Samantha Nichols says
I want to buy a washer dryer combo or stackable for my RV. I don’t know what the differences between them are and what better is. Hope someone can give me some suggestions. Thanks!
Samantha Nichols says
I really like your article because it gave me much useful information about the RV washer dryer combo Vs stackable. Thanks so much for sharing!
Samantha, I agree with you, I too am looking to purchase a 5th wheel RV and will be living in it on and off but would like to have a washer and dryer or combo unit. These comments and suggestions are a big help to make my decision.
Donna Chase says
Great article. Agreed the old time WD was not worth it. Now we have a portable washer and dryer purchased on Amazon. Wouldn’t be without them. Less than $600.00 was a great investment.
Mike Caldwell says
Last year I finished a 3 year project that required living fulltime on my Class A Airstream that had an older combo washer/dryer. It was parked on private property with full hook ups. I tried using the unit which washed okay but took forever to dry. It also raised the humidity inside the RV. After the first year I found it easier and quicker to use the private washers in the utility room on the property. What I needed was more freezer space especially since covid got worse while I was there. Removed the old combo unit and replaced it with a front loading mini freezer, similar to a mini frig. So as a former fulltimer, it did not work well for me to have a combo washer.
Everyone will have their option, and my DW’s is no, no, never, never. She says it is much easier to use laundry at cd or go to town and be done. Just her opinion
We love our stacked washer/dryer. We had heard about the small loads, but when we looked at the combo in the Fleetwood Discovery, it was much larger than we expected. They are not home size, but we can throw in a load and go about our business.
Don’t leave home without them!!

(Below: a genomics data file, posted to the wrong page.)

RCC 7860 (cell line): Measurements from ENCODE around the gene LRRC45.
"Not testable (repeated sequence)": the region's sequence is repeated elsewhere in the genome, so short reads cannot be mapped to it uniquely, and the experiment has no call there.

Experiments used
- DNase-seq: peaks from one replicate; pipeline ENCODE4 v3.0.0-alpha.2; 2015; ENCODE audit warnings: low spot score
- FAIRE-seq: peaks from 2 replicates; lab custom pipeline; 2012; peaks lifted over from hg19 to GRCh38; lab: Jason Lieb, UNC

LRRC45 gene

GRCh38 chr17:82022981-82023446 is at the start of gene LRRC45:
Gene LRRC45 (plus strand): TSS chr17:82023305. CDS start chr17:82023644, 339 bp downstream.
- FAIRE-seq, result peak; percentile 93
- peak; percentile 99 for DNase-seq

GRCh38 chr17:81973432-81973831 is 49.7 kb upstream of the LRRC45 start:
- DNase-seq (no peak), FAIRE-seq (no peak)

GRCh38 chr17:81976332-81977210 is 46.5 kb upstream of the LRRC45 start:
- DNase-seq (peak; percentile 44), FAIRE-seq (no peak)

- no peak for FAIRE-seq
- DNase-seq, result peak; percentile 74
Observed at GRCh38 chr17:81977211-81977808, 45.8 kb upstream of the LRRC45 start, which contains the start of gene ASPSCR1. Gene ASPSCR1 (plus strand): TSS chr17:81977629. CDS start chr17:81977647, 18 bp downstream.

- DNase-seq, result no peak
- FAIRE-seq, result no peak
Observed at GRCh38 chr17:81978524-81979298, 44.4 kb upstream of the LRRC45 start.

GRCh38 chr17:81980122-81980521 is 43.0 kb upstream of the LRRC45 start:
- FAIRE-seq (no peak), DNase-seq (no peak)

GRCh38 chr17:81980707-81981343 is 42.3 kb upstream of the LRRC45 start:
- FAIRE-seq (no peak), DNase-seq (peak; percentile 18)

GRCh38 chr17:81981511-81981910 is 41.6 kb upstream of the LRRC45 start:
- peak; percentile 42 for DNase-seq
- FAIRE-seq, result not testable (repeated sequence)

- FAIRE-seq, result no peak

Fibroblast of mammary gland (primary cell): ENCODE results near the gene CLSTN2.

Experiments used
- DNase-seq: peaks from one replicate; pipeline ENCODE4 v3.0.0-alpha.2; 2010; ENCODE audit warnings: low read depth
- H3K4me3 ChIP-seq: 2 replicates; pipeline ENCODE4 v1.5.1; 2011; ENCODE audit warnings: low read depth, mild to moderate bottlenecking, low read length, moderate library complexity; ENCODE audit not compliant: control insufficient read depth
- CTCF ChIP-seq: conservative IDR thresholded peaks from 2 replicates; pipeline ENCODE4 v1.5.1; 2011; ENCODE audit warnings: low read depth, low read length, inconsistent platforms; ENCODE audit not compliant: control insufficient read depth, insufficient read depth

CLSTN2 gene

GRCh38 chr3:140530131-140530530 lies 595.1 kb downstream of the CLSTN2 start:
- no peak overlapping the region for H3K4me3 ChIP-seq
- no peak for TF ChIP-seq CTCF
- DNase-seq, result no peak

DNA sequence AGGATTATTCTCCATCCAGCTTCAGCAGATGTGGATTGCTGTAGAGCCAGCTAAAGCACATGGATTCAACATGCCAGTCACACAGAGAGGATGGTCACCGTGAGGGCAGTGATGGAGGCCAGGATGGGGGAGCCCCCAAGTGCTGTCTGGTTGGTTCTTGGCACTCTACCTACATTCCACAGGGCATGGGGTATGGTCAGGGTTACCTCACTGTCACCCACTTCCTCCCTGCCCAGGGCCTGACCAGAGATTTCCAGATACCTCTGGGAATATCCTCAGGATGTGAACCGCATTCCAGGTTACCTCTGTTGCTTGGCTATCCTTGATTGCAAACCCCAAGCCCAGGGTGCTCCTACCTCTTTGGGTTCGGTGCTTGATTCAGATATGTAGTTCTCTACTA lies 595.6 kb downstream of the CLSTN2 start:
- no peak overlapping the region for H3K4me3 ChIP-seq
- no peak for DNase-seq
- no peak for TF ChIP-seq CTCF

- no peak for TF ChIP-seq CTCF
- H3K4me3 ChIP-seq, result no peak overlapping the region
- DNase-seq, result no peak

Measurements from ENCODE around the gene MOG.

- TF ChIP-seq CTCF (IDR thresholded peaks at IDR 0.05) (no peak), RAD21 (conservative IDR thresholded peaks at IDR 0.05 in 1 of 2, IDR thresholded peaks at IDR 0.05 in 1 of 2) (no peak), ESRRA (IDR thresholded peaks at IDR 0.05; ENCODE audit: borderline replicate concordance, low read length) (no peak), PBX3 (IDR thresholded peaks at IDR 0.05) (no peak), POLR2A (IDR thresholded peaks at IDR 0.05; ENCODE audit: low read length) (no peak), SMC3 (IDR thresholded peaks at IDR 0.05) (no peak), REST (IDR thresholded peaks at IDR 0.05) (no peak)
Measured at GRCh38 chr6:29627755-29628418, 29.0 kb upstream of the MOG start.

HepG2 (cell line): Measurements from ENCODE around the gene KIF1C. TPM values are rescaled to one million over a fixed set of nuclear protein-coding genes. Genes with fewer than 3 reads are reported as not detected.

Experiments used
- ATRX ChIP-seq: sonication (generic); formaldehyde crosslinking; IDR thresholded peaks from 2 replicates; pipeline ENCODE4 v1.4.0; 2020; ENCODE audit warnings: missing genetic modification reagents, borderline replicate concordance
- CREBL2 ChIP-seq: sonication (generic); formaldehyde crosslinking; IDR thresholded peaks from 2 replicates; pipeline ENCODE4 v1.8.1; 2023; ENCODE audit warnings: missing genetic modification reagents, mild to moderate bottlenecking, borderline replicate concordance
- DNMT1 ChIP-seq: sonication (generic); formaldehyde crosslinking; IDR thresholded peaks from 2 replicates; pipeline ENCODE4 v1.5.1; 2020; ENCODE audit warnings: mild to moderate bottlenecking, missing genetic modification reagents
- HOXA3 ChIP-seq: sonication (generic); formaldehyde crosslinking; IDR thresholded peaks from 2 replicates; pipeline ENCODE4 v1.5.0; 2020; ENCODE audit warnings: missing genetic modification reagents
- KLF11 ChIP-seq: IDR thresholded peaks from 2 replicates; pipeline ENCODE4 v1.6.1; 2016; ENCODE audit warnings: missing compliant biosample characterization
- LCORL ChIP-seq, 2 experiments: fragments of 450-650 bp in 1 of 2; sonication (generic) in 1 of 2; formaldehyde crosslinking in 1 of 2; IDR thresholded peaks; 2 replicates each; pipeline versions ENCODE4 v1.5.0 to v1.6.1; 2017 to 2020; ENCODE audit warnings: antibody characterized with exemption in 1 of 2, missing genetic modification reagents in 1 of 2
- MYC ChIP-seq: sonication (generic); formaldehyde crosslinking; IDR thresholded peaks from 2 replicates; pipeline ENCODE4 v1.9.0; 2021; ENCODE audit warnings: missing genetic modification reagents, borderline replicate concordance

Michael Philo says
Had an all in one washer/dryer
had problems with wrinkles uses a new fabric softner and it helped.
sold old RV and bought a newer one and it had stacked W/D and no more problems with wrinkles and just use a normal fabric softner .
Syd Horn says
I have owned three Wanderlodges and Two Newells. I have always had a washer and dryer. The reason is simple. At first I said I don’t need one because all campgrounds have their own washer and dryers, until one person came in with a small rug that her dog had thrown up on and she threw it in the washer. I have never used a washing machine or dryer since that was in an RV park.
Van johnson says
Do the compact washer and dryer withstand the over road bumps in a rv? Do they last? They advertise will fix in your RV, but no rv warranty.
Cyrus Juliet says
A washer dryer combo unit should be your pick if you are a busy person who does not want to swap your wet garments to another machine. You only need to set up the machine before continuing with your chores or leaving for the day.
I’ve never been so busy that I couldn’t find the 2 minutes to swap machines. And if I’m running a dryer I’m not far from it. Because, while thankfully rare, fires do happen.
Can you specify which brand you recommend for stackable washer-dryer? It’s for a Cedar Creek park model. We are located in Canada.The campground is opened 6 months per year. Thank you for your comments as you helped me decide on the stackable over the w/d. Mow, which model is the question.